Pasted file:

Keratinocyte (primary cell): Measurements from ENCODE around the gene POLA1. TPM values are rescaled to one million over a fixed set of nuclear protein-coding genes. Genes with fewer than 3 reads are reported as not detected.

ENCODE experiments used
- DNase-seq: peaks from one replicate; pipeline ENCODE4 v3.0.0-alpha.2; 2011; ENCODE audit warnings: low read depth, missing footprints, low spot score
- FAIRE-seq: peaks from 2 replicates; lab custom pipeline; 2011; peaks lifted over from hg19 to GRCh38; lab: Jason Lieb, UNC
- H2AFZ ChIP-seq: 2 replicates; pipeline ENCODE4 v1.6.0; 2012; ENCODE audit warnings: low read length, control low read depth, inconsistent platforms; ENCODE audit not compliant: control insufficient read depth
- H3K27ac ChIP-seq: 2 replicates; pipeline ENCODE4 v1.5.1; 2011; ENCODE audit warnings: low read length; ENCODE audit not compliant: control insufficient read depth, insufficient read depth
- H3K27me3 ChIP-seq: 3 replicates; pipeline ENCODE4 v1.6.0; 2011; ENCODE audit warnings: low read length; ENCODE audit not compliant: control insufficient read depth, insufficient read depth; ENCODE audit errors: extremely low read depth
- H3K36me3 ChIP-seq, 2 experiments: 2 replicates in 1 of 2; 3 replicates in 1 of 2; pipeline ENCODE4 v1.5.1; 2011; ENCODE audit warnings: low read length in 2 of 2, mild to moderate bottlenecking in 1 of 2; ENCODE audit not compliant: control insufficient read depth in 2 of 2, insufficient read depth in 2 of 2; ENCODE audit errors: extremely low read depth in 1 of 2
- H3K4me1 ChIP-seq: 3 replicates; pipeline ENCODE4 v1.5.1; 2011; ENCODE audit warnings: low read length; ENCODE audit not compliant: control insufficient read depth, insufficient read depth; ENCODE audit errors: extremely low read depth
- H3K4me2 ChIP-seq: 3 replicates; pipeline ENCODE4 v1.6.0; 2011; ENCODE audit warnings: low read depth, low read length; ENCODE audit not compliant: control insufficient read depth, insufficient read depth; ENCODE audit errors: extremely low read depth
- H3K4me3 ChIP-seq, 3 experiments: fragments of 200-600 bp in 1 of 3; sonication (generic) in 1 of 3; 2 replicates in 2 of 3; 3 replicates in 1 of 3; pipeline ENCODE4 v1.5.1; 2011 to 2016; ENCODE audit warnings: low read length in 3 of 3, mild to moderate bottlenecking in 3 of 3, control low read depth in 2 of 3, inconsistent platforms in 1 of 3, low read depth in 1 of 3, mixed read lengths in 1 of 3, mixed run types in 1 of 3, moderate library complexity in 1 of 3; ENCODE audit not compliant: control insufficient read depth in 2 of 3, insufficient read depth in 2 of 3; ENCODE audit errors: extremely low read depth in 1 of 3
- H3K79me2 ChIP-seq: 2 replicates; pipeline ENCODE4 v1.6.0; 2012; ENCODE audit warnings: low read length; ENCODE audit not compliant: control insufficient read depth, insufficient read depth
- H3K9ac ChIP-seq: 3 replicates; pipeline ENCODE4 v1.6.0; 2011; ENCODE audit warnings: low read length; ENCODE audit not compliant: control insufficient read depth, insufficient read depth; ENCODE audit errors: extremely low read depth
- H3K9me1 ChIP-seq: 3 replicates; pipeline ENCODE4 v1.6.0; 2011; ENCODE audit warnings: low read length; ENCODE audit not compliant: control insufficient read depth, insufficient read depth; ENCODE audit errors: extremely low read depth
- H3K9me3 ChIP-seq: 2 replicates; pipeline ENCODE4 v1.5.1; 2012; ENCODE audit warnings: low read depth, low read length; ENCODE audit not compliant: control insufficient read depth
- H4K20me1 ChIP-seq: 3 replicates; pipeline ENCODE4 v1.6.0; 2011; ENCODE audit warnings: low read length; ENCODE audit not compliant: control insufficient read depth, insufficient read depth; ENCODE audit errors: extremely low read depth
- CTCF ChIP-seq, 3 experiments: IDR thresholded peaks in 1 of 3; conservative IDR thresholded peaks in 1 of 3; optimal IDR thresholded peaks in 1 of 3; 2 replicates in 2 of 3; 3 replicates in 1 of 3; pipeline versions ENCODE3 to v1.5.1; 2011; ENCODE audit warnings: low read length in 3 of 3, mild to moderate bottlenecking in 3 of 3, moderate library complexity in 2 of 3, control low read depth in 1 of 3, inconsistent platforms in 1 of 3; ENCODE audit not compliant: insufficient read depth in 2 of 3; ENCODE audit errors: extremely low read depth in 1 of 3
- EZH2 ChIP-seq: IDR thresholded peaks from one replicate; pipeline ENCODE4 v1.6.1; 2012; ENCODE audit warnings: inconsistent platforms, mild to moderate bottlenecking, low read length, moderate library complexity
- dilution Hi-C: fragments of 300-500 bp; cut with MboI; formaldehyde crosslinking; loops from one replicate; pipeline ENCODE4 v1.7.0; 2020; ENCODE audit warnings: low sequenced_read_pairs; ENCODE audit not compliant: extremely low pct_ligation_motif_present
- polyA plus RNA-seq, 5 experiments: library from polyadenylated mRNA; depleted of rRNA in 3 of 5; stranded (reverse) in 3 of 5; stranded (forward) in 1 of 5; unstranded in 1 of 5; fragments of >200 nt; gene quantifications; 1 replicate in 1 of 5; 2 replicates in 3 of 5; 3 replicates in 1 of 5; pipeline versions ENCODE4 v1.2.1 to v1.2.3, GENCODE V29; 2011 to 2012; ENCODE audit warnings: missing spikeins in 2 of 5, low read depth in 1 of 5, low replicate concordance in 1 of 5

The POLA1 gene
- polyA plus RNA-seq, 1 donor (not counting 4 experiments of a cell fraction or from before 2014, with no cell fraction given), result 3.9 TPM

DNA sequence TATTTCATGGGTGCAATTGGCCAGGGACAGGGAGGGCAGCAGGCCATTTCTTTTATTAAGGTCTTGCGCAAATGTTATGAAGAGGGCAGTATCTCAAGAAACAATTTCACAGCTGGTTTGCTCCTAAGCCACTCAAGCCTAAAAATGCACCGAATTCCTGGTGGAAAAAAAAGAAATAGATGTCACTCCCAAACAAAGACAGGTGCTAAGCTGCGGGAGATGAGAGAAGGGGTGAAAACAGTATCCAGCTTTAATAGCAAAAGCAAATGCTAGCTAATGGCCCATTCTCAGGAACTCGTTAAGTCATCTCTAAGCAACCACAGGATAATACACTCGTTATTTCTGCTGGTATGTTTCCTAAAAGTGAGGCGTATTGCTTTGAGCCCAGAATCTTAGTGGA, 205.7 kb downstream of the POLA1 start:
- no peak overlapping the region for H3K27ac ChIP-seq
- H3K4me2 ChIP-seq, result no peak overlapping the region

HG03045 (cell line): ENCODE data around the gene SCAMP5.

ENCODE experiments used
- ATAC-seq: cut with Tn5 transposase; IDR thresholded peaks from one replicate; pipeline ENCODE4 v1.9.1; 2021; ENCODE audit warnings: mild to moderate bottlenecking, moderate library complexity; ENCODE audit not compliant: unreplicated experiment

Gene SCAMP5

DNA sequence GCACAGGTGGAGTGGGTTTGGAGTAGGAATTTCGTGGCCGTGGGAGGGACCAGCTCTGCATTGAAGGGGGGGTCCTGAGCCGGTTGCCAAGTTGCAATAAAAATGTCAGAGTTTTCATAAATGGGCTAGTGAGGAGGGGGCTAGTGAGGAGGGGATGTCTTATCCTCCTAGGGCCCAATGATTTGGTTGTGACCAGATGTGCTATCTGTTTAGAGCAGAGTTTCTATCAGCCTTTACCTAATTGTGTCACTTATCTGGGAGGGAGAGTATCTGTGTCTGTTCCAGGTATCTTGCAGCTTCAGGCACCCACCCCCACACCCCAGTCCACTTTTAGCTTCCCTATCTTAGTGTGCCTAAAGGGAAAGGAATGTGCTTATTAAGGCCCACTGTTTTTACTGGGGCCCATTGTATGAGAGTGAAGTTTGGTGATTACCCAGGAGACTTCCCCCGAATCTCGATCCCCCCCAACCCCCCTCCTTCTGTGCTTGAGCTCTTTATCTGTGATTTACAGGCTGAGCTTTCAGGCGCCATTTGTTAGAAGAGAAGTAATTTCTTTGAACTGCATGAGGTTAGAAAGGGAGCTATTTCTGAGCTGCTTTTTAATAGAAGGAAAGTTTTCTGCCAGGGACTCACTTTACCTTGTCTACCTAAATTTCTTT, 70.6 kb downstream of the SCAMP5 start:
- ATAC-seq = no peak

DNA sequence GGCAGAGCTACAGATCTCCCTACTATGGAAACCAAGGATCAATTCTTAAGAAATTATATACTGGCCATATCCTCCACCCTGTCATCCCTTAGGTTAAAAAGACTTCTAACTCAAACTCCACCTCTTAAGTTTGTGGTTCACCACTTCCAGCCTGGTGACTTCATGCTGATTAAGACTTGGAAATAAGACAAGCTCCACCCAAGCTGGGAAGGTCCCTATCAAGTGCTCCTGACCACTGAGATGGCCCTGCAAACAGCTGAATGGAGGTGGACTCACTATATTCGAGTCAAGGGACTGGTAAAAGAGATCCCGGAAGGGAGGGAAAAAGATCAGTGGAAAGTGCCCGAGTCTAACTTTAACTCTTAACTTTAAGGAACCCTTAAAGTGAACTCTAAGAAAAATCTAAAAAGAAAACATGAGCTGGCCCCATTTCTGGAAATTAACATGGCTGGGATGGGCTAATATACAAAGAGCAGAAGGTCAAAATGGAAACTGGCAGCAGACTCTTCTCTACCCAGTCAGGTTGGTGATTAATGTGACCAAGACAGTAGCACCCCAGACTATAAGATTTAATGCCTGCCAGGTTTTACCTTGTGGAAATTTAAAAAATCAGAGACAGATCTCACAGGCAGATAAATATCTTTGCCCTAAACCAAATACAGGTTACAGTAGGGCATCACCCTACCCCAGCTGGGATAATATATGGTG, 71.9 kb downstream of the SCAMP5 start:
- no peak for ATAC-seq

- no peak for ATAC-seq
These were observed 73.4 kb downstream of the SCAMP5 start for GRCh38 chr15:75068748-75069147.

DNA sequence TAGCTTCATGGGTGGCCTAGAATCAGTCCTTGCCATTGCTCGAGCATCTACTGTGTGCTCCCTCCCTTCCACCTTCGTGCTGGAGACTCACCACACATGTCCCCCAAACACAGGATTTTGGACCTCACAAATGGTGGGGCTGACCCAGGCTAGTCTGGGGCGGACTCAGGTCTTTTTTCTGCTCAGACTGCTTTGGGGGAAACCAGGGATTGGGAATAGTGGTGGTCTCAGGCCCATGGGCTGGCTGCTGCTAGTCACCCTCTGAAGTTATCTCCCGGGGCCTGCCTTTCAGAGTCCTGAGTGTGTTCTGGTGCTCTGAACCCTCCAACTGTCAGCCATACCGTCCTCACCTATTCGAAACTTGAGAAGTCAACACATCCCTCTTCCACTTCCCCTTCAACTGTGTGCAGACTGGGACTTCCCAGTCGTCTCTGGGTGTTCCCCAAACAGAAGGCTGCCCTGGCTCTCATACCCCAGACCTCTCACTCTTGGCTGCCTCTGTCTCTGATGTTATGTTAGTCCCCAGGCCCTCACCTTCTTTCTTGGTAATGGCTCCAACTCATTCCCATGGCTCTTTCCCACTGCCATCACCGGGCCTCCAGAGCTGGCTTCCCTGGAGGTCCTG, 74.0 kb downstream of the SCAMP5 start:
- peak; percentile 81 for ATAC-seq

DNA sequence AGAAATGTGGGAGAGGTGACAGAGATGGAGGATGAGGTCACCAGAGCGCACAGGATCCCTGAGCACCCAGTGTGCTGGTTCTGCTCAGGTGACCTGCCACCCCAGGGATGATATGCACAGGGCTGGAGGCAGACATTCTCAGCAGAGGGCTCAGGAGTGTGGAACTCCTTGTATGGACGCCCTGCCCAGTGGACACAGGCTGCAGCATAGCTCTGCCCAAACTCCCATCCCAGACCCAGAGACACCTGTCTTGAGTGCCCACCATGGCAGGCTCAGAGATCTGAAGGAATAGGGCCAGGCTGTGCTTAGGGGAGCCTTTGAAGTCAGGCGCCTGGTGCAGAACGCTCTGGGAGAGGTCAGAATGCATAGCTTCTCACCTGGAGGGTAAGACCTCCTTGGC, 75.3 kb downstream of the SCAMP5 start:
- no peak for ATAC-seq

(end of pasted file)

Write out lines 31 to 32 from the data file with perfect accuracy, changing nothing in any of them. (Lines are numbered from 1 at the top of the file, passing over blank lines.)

- ATAC-seq = no peak

DNA sequence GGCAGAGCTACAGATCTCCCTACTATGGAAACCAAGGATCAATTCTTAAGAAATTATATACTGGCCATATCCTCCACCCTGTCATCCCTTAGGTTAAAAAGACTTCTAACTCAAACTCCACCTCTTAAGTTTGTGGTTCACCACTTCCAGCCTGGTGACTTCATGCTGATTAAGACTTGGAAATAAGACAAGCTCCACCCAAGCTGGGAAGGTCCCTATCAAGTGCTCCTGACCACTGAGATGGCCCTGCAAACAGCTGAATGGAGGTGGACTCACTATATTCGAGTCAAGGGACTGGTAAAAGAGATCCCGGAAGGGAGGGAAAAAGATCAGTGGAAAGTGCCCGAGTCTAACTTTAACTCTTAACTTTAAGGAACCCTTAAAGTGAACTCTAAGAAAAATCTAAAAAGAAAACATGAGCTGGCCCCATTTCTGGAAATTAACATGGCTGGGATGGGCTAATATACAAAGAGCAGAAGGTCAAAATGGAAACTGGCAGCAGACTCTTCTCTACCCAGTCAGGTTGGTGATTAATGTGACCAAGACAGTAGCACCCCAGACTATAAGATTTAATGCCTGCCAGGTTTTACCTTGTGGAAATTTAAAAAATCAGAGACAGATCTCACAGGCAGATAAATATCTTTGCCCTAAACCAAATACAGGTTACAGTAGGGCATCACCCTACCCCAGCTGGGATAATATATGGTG, 71.9 kb downstream of the SCAMP5 start: